17 May Environmental Leaders Gather in Rhode Island to Applaud New England Boatworks’ Clean Marina Designation
On May 5, New England Boatworks (NEB) hosted a group of environmental leaders who travelled to this Portsmouth (R.I.) facility to applaud NEB for becoming the largest Clean Marina in Rhode Island. But these leaders also joined at the waterfront to discuss how public- and private-sector efforts are working together toward a common goal: the preservation of the marine coastal environment in the Ocean State.
During the ceremony, the Clean Marina award was presented to NEB Owner Tom Rich by Grover Fugate, executive director of the RI Coastal Resources Management Council (CRMC). The CRMC is the state’s coastal management agency, and it coordinates the Clean Marina Program–a voluntary initiative designed to reward marinas in Rhode Island that go beyond regulatory requirements by applying innovative, pollution-prevention practices to their daily operations.
“What we have found is that regulations only carry you so far,” said Fugate in his remarks. “We can achieve much more when we enter into partnerships with the industry—and the Clean Marina Program is an example of that type of partnership.”
U.S. Senator Sheldon Whitehouse, Team Vestas 11th Hour Racing Skipper Charlie Enright, R.I. Department of Environmental Management Director Janet Coit, 11th Hour Racing Strategic Director and Co-Founder Jeremy Pochman, and Clean Ocean Access Executive Director Dave McLaughlin spoke at the event. Dennis Nixon, director of Rhode Island Sea Grant, was emcee. The entire NEB staff also donned green shirts and took a break from their busy springtime schedule to join the ceremony.
“The Clean Marina designation is reserved for Rhode Island marinas that demonstrate exemplary environmental leadership,” said Senator Whitehouse. “Congratulations to New England Boatworks on earning this distinction, which is proof of the company’s commitment to going above and beyond what is required to protect our Bay and oceans.”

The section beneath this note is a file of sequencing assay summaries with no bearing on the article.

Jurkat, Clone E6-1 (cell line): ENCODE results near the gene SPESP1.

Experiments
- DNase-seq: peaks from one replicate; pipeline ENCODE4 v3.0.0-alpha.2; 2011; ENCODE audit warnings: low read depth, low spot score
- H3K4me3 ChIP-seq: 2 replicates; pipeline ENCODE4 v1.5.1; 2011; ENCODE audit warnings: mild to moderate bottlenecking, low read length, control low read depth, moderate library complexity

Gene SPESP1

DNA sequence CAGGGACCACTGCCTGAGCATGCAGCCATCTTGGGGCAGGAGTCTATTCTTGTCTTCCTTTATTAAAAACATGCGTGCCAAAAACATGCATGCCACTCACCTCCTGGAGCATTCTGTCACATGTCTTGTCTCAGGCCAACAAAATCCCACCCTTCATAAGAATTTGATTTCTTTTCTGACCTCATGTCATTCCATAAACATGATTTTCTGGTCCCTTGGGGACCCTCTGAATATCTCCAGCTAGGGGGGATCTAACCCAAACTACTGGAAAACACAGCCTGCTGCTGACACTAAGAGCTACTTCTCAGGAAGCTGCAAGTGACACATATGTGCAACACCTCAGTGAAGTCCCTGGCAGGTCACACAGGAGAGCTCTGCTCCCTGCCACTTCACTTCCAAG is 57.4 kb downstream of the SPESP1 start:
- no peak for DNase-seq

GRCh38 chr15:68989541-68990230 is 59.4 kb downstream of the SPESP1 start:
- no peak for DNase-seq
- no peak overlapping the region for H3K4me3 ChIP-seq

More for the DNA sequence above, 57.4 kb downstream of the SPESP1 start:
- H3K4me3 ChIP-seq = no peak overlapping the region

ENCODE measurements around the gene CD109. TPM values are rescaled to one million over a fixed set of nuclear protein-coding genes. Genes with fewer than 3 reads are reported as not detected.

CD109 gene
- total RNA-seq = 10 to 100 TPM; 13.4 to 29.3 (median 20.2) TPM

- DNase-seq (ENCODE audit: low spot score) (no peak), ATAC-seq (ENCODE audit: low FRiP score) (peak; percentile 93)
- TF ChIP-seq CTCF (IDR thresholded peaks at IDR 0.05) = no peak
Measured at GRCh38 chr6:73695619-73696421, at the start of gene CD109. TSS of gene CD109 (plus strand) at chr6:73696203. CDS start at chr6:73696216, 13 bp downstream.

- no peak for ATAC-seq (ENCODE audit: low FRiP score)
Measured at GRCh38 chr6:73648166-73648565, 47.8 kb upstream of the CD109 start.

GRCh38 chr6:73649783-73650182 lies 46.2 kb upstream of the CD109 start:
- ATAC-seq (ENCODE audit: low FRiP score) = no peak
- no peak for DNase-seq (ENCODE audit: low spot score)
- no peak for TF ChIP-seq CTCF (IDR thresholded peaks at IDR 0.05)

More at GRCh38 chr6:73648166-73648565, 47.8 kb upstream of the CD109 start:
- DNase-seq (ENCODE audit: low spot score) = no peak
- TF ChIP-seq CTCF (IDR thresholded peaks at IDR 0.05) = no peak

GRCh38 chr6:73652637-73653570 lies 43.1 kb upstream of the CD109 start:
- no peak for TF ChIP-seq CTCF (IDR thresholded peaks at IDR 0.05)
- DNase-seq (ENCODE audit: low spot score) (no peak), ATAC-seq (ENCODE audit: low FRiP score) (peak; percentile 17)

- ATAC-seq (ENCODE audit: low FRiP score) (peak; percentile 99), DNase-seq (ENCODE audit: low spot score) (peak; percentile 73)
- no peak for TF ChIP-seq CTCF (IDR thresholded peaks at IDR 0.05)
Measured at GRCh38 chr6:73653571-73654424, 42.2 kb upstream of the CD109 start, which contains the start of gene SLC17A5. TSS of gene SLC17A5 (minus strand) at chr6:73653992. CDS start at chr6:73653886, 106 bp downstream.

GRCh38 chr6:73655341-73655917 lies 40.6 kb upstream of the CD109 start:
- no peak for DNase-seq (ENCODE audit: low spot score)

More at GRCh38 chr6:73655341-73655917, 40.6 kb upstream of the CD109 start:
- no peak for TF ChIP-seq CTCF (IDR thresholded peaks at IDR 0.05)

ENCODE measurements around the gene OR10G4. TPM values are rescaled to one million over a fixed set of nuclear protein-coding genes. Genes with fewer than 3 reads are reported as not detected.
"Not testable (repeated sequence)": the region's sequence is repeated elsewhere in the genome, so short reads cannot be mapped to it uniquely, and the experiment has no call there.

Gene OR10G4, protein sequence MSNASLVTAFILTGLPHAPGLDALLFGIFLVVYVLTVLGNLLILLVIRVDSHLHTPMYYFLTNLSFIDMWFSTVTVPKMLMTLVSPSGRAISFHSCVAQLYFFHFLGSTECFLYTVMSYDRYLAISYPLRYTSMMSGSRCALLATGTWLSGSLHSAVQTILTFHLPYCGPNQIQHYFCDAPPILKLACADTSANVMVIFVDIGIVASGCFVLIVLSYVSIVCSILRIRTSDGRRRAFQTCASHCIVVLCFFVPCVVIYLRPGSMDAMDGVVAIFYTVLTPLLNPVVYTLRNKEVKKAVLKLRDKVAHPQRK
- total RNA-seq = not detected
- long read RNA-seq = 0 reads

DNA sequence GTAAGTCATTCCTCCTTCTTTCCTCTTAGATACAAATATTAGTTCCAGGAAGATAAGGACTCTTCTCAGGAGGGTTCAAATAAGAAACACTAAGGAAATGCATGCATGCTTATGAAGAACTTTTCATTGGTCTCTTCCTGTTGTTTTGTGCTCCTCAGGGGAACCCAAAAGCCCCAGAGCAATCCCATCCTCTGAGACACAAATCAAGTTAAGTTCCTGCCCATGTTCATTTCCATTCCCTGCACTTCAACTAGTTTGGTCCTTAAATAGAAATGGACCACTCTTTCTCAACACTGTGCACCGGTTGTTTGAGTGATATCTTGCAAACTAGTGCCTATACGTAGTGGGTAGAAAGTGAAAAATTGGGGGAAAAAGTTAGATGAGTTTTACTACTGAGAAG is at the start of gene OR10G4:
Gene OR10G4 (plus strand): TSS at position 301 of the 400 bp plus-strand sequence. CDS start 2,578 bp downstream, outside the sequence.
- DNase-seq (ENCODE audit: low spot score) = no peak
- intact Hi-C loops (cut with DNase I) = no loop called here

One of those steps that go above and beyond is New England Boatworks’ decision to work with Clean Ocean Access to install a Trash Skimmer at its fuel dock. The Skimmer, made possible by funding from 11th Hour Racing, both reduces marine debris and generates awareness about the types of debris found in the water. Two identical Skimmers placed in nearby Newport Harbor collected over 6,000 pounds of debris in only four months
Team Vestas 11th Hour Racing Skipper Charlie Enright, who grew up only five miles from NEB, has sailed around the globe in the Volvo Ocean Race and has seen the depth of the marine-debris problem and its impact on marine life.
“Let me tell you first-hand about some of the things I have seen,” Enright told the crowd. “I can tell you that marine debris is everywhere–and if we don’t do anything, it is going to continue to persist … Today, with the introduction of this new Trash Skimmer, we have the opportunity to start chipping away at a global problem right here, on a local level.”
By competing in the next Volvo Ocean Race, which begins in Spain in October 2017, Enright and his crew have a perfect platform to tell race-followers around the world about the importance of building a more sustainable future.
According to Dennis Nixon of R.I. Sea Grant, the efforts made in Rhode Island have made the waters surrounding this state cleaner and clearer than they have been in a century. Although there are now 24 states and many countries that have Clean Marina programs, the Ocean State and its boating industry started the inquiry about marinas and their coastal environment over 40 years ago.